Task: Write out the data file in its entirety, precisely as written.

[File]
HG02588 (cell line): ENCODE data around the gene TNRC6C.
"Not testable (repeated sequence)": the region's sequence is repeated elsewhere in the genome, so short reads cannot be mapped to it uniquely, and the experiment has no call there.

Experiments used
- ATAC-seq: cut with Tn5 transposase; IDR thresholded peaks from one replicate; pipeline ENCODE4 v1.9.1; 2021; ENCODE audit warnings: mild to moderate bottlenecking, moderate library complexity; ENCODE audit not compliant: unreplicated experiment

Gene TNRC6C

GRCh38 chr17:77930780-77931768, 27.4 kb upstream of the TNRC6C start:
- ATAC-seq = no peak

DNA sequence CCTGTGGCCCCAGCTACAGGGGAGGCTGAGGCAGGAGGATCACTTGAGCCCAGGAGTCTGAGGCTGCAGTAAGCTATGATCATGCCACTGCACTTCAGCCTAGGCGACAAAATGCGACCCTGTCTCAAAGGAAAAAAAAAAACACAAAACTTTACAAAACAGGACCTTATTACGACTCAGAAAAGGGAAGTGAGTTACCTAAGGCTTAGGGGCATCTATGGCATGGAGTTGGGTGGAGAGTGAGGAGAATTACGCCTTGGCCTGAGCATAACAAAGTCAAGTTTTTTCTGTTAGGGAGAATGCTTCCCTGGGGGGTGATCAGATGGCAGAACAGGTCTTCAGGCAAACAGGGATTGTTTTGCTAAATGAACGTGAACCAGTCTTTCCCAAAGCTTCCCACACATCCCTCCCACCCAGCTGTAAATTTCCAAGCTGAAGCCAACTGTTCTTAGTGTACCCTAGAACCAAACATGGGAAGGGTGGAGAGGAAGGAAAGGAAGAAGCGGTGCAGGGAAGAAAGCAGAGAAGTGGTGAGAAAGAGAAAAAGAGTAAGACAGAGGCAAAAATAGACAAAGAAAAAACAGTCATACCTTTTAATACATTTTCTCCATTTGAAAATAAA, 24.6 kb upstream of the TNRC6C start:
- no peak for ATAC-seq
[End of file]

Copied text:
HG02588 (cell line): ENCODE data around the gene TNRC6C.
"Not testable (repeated sequence)": the region's sequence is repeated elsewhere in the genome, so short reads cannot be mapped to it uniquely, and the experiment has no call there.

Experiments used
- ATAC-seq: cut with Tn5 transposase; IDR thresholded peaks from one replicate; pipeline ENCODE4 v1.9.1; 2021; ENCODE audit warnings: mild to moderate bottlenecking, moderate library complexity; ENCODE audit not compliant: unreplicated experiment

Gene TNRC6C

GRCh38 chr17:77930780-77931768, 27.4 kb upstream of the TNRC6C start:
- ATAC-seq = no peak

DNA sequence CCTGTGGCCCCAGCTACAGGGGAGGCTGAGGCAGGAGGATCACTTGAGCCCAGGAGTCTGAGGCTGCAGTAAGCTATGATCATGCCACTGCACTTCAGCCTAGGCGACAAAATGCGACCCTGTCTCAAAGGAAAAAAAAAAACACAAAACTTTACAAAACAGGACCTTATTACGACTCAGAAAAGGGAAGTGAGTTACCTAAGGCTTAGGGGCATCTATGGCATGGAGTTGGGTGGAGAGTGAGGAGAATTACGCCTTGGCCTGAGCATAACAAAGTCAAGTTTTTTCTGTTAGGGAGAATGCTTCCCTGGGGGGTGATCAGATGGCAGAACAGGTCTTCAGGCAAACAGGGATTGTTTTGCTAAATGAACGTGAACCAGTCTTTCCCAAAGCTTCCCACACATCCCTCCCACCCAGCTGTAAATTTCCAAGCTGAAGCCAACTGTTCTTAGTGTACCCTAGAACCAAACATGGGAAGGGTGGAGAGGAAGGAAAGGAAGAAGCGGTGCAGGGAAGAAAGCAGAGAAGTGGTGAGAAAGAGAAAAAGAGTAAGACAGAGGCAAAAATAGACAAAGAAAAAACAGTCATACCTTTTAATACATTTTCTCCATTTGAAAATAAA, 24.6 kb upstream of the TNRC6C start:
- no peak for ATAC-seq